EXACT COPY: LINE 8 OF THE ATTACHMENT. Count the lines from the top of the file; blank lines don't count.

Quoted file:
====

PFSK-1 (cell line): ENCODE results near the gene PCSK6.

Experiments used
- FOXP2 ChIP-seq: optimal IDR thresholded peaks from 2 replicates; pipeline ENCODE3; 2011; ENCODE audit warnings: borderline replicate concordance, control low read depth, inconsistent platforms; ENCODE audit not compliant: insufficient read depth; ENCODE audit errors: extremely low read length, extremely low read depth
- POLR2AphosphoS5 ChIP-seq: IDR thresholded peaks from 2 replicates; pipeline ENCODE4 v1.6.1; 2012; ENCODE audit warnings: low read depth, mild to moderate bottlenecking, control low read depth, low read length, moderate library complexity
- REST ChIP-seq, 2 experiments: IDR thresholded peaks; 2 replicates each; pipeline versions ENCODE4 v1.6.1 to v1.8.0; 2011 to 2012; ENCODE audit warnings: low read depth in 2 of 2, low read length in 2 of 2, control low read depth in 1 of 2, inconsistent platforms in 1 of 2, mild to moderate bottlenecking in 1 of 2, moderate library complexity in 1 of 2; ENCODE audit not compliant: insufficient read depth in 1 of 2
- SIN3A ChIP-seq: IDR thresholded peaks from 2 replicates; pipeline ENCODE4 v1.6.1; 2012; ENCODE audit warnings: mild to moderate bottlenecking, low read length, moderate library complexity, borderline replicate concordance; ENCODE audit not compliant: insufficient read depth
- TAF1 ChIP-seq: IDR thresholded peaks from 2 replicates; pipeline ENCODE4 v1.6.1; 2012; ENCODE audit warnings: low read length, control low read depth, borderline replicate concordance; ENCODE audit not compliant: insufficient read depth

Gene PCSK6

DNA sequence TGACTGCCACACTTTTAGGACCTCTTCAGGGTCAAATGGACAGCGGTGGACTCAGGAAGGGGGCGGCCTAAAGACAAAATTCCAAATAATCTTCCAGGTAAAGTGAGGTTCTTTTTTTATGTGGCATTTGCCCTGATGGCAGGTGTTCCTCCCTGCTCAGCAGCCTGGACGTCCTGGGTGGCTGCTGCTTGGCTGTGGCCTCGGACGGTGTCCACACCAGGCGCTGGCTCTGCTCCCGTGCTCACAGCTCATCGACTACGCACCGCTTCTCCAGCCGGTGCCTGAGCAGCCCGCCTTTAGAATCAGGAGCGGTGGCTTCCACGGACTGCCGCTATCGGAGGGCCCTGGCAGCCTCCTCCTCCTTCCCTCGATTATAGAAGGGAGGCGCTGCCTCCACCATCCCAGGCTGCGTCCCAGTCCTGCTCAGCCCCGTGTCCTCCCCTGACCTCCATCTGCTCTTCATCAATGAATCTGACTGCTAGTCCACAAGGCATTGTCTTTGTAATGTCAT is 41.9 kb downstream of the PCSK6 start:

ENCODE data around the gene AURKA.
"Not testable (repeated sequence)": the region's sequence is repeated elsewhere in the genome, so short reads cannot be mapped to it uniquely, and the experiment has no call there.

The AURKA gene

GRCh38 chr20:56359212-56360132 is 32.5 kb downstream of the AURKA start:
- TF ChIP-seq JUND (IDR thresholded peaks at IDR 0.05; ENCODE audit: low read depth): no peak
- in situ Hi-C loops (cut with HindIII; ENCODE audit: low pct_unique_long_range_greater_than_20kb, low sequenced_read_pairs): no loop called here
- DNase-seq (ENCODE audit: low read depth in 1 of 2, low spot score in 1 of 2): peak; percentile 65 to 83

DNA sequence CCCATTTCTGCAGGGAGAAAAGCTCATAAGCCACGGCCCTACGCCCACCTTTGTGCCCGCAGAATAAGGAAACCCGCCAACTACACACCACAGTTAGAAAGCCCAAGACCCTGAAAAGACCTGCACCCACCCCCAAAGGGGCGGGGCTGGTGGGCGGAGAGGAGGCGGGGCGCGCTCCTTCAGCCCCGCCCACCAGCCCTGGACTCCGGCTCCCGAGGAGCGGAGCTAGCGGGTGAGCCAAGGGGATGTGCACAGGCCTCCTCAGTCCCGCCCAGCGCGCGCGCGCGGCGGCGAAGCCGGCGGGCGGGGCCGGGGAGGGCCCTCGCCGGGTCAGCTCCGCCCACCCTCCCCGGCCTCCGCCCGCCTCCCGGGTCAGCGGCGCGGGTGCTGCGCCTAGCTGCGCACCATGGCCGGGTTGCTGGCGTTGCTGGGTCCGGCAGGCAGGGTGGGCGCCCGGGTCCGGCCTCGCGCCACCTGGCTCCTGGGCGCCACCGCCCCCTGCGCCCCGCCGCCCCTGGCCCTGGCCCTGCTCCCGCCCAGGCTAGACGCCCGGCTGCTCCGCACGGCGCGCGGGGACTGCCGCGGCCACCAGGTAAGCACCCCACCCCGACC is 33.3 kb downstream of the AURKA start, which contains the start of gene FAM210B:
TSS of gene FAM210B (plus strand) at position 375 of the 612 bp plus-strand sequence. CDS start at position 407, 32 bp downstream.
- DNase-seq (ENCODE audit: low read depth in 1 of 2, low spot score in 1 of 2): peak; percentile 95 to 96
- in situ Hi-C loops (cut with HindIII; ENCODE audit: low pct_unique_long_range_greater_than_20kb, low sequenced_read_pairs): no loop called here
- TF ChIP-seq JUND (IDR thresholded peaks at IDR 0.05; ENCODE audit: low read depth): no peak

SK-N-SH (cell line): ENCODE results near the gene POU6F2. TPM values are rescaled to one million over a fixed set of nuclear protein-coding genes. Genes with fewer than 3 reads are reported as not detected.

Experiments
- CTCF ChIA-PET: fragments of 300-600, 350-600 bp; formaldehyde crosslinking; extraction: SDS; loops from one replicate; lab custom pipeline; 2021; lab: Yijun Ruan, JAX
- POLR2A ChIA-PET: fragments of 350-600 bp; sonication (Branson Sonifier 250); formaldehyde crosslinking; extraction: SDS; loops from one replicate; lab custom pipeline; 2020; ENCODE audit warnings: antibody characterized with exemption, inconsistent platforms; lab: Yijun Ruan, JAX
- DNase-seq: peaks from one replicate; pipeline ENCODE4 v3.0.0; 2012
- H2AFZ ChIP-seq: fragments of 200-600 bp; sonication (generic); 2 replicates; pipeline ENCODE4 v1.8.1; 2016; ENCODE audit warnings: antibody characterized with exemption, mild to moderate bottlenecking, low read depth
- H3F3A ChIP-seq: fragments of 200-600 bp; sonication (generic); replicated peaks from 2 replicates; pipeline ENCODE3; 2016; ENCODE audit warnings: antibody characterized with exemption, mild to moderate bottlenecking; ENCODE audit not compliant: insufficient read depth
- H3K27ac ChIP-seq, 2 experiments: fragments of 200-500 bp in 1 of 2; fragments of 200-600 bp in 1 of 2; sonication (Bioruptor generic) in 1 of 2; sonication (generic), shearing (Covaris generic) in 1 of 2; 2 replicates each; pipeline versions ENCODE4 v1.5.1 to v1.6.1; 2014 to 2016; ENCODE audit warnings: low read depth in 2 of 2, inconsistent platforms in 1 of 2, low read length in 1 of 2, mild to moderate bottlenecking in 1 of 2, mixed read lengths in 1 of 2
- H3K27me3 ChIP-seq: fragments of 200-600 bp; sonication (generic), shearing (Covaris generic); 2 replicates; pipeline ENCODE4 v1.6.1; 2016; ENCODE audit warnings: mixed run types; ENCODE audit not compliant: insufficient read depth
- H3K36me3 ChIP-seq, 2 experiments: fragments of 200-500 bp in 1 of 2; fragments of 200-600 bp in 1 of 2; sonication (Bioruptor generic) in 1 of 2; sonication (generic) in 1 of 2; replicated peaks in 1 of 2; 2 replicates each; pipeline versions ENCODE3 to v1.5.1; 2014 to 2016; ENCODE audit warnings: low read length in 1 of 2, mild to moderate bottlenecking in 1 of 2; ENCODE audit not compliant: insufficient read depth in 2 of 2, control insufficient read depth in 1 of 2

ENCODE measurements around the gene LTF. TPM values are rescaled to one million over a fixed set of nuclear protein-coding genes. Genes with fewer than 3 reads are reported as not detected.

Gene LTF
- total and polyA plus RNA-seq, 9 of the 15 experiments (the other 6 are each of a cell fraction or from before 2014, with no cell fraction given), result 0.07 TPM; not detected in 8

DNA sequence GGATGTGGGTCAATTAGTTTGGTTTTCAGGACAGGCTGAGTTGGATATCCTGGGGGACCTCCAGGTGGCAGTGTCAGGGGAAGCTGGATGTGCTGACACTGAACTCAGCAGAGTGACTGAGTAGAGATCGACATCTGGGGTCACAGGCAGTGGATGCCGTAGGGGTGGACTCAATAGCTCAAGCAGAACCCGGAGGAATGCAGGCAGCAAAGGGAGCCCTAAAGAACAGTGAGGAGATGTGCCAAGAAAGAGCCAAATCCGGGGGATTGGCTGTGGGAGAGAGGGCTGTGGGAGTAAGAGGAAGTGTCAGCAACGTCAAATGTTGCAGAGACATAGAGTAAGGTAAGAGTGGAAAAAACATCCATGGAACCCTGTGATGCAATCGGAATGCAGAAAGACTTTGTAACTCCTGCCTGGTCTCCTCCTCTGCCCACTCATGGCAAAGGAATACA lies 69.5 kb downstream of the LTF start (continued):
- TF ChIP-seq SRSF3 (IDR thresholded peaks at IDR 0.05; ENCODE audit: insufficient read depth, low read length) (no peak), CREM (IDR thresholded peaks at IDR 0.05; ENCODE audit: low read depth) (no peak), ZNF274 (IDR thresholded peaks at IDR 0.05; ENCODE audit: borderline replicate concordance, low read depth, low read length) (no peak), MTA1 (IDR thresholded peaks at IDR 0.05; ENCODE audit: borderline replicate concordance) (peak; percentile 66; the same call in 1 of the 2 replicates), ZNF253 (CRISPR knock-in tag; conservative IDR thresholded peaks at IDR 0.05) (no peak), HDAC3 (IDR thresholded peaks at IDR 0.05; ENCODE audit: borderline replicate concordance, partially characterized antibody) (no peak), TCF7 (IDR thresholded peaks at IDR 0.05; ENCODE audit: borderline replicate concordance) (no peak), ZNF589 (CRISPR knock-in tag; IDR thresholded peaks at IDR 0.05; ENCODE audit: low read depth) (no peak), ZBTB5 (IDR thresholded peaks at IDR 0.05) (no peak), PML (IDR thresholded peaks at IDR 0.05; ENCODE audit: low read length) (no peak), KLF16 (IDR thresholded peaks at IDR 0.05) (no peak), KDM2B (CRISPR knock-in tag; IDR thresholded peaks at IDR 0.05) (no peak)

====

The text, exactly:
Gene PCSK6